With the swagger comes sex appeal. “[N]o man has ever worn a pair of aviators and looked anything other than sex on a plate,” van den Broeke enthused, pronouncing the aviator-wearing Biden his “personal #ManCrushMonday.” Big enough to cover aging eyes yet graceful enough not to seem like deliberate camouflage, the style offers the suggestion of eternal youth.
Much of the style’s allure emanates from its original purpose. From the days of biplanes and silk scarves, the aviator—a more glamorous term than pilot—has been an archetype of masculine glamour. Whether in a biplane or an F-22, the aviator combines youth, daring, grace, bravery, technical mastery, and forward-looking modernity. World War I aces, historian Robert Wohl writes in his book A Passion for Wings, “exemplified more purely than any other figure of their time what it meant to be a man.” Unlike the grunts in the trenches, they were the masters of their fates, of their machines, of the air itself.
For Biden, the sunglasses also represent loyalty and persistence. He says he has worn Ray-Ban Aviators since his teenage years, regardless of current fashion. During the Obama years, aviator shades weren’t exactly on trend. A 2008 article in Biden’s hometown paper, hopefully titled “Joe Cool,” twitted the vice presidential candidate for “a look that was super-hip when Maverick and Iceman were roaming the deck of an aircraft carrier in ‘Top Gun’ in 1986.” The veep was a throwback. At a 2010 rally, President Barack Obama said, “Joe looks cool in those glasses, too, doesn’t he?” It wasn’t clear whether he was complimenting his vice president or teasing him.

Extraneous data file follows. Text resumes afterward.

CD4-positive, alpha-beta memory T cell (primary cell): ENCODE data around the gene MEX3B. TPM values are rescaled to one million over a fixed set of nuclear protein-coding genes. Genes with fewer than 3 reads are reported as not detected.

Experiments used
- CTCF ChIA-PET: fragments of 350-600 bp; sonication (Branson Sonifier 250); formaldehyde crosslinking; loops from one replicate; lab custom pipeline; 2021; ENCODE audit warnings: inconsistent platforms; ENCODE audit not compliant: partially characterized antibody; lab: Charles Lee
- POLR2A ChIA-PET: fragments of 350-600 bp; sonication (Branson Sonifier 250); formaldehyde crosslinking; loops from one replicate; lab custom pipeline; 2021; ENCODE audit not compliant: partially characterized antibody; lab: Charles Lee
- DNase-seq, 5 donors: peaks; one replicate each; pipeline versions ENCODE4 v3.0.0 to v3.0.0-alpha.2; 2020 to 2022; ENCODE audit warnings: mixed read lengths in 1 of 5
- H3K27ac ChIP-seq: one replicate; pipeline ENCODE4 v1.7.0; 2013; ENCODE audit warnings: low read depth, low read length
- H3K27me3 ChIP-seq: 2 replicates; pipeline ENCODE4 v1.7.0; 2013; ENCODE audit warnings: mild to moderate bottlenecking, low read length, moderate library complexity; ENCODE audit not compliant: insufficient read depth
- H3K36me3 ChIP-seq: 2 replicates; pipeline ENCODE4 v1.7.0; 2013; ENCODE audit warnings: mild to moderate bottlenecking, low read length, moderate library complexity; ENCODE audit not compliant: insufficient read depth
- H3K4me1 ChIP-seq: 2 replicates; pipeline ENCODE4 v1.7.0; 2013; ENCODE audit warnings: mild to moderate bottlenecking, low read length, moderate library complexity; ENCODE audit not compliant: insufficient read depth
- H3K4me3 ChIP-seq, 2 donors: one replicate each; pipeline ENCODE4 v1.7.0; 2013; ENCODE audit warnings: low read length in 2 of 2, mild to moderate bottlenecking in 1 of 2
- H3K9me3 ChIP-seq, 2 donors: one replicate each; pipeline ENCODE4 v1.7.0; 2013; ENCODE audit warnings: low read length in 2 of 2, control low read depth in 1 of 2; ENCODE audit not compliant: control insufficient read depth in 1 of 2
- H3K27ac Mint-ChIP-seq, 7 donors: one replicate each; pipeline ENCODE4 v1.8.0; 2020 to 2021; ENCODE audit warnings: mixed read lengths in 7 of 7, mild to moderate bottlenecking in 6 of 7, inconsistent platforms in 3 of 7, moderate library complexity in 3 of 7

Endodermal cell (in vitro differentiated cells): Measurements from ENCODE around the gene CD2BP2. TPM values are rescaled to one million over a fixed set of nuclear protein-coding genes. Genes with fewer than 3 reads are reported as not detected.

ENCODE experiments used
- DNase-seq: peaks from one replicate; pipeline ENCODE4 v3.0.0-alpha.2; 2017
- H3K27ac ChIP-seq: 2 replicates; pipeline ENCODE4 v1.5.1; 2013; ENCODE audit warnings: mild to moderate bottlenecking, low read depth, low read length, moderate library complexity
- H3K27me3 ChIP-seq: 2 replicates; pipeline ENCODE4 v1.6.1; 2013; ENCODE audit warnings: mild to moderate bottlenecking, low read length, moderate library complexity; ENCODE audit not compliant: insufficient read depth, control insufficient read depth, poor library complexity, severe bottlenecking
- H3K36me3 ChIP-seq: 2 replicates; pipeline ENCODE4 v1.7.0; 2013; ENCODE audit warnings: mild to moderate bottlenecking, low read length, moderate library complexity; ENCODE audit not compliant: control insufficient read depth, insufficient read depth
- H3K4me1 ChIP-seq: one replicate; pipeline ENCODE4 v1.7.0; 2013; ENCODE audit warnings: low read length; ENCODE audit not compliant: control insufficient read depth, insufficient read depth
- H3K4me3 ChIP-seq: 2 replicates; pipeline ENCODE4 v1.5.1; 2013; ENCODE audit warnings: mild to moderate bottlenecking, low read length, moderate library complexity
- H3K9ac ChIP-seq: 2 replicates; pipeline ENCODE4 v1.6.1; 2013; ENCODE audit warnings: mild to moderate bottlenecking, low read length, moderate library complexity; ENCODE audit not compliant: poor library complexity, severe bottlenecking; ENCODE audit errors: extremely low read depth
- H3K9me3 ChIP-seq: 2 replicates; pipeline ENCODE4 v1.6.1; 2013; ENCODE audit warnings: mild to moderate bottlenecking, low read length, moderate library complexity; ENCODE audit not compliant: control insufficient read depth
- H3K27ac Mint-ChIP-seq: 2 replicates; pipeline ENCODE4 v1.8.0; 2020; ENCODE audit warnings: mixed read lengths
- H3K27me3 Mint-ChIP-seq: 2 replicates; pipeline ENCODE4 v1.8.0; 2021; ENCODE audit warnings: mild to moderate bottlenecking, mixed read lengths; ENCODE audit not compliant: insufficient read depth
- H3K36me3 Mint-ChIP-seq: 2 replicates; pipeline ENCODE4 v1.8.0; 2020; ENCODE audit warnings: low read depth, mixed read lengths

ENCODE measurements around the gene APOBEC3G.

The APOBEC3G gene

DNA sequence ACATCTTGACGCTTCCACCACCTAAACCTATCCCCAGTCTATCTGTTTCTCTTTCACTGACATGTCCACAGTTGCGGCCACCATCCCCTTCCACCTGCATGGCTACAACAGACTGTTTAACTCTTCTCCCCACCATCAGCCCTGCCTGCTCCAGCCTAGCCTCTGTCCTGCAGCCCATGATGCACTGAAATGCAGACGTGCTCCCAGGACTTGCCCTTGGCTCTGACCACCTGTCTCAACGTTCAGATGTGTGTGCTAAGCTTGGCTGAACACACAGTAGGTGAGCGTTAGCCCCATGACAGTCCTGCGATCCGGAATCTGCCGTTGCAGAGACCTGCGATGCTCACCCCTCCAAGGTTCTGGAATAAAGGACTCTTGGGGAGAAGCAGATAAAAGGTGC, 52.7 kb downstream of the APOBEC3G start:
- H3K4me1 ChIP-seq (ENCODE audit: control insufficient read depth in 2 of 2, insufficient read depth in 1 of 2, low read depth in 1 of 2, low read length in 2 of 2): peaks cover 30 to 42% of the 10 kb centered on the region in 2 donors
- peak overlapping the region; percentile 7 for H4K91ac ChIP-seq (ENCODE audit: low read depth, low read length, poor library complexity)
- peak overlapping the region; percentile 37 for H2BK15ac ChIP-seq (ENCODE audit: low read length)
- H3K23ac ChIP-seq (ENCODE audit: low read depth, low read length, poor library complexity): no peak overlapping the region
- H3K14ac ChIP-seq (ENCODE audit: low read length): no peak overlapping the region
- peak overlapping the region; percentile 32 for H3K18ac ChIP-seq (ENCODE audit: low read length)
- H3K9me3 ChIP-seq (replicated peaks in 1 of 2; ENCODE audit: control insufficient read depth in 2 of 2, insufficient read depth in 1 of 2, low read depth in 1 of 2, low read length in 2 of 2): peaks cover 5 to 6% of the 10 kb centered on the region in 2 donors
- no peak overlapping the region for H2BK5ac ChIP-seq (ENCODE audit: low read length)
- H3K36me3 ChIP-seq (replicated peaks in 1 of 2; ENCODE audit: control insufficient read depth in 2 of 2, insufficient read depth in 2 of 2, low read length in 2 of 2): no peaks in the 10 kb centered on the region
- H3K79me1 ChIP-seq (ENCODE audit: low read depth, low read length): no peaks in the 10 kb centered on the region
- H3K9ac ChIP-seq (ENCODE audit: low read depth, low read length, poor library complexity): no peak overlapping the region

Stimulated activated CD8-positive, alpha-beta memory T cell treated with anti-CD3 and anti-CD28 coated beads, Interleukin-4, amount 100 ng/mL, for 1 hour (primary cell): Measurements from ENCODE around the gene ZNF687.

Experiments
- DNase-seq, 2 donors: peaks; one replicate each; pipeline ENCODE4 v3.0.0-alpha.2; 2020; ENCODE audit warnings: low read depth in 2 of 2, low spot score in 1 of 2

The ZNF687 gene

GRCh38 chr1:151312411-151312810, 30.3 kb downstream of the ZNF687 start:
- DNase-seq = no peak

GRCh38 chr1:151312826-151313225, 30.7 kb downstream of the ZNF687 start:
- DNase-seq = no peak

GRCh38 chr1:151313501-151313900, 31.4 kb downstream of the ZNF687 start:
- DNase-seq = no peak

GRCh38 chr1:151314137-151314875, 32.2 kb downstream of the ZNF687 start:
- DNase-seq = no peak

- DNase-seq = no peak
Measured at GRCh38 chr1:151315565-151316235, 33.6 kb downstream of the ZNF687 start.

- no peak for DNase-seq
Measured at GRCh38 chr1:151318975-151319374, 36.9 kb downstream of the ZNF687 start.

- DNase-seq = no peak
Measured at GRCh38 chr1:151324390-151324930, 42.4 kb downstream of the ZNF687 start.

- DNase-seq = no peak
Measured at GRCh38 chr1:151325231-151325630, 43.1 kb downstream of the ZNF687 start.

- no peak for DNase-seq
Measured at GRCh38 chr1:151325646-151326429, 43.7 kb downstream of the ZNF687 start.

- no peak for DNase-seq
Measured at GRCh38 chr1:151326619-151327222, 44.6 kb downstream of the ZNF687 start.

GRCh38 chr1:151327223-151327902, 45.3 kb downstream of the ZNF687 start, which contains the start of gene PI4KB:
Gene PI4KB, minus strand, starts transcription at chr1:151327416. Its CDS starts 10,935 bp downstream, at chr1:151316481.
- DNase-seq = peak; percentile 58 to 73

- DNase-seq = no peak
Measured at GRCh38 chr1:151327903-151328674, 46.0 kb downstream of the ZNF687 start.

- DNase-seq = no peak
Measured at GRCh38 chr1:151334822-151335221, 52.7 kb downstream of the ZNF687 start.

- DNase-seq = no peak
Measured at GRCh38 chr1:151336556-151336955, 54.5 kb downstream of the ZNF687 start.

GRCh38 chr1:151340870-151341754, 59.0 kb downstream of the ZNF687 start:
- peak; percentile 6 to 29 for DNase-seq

In Vanity Fair in August 2020, Erin Vanderhoof skewered Biden as insufficiently radical, writing that the glasses “stand in as a symbol for why so many young people feel disillusioned by the candidate. Six decades ago, Biden picked an accessory and he has stuck with it ever since … . It seems to reflect his approach to ideas like bipartisanship and respect for norms.”
But that continuity—including the promise of respect for norms—appealed to much of the electorate, which wasn’t ready to write off the United States as an irredeemably awful country or make a virtue of demonizing their fellow citizens. Like Trump’s MAGA hats, Biden’s sunglasses hark back to the triumphs of the 20th century but without the sense of loss. Aviators suggest an America that is feisty, nonconformist, powerful, competent, and ultimately good. Like the classic lenses, that vision of the country goes in and out of fashion but never disappears.
Now Biden’s look is back in style. Late-night TV host Jimmy Kimmel got a laugh last year when he introduced the president: “Our very special guest tonight is to aviator sunglasses what Tom Cruise is to aviator sunglasses.” Maverick was once again at the top of the box office, as cocky as ever in his signature shades.
Biden isn’t Joe Cool. He’s the guy at the bar, the talkative uncle at Thanksgiving, the fan yelling, “C’mon, man!” at the referee. He was born the year MacArthur escaped the Philippines for Australia. He’s older than the oldest baby boomer. But he wears aviator shades for the simple reason that he wants to look like a badass.
This article appears in the Spring 2023 print issue of Foreign Policy magazine.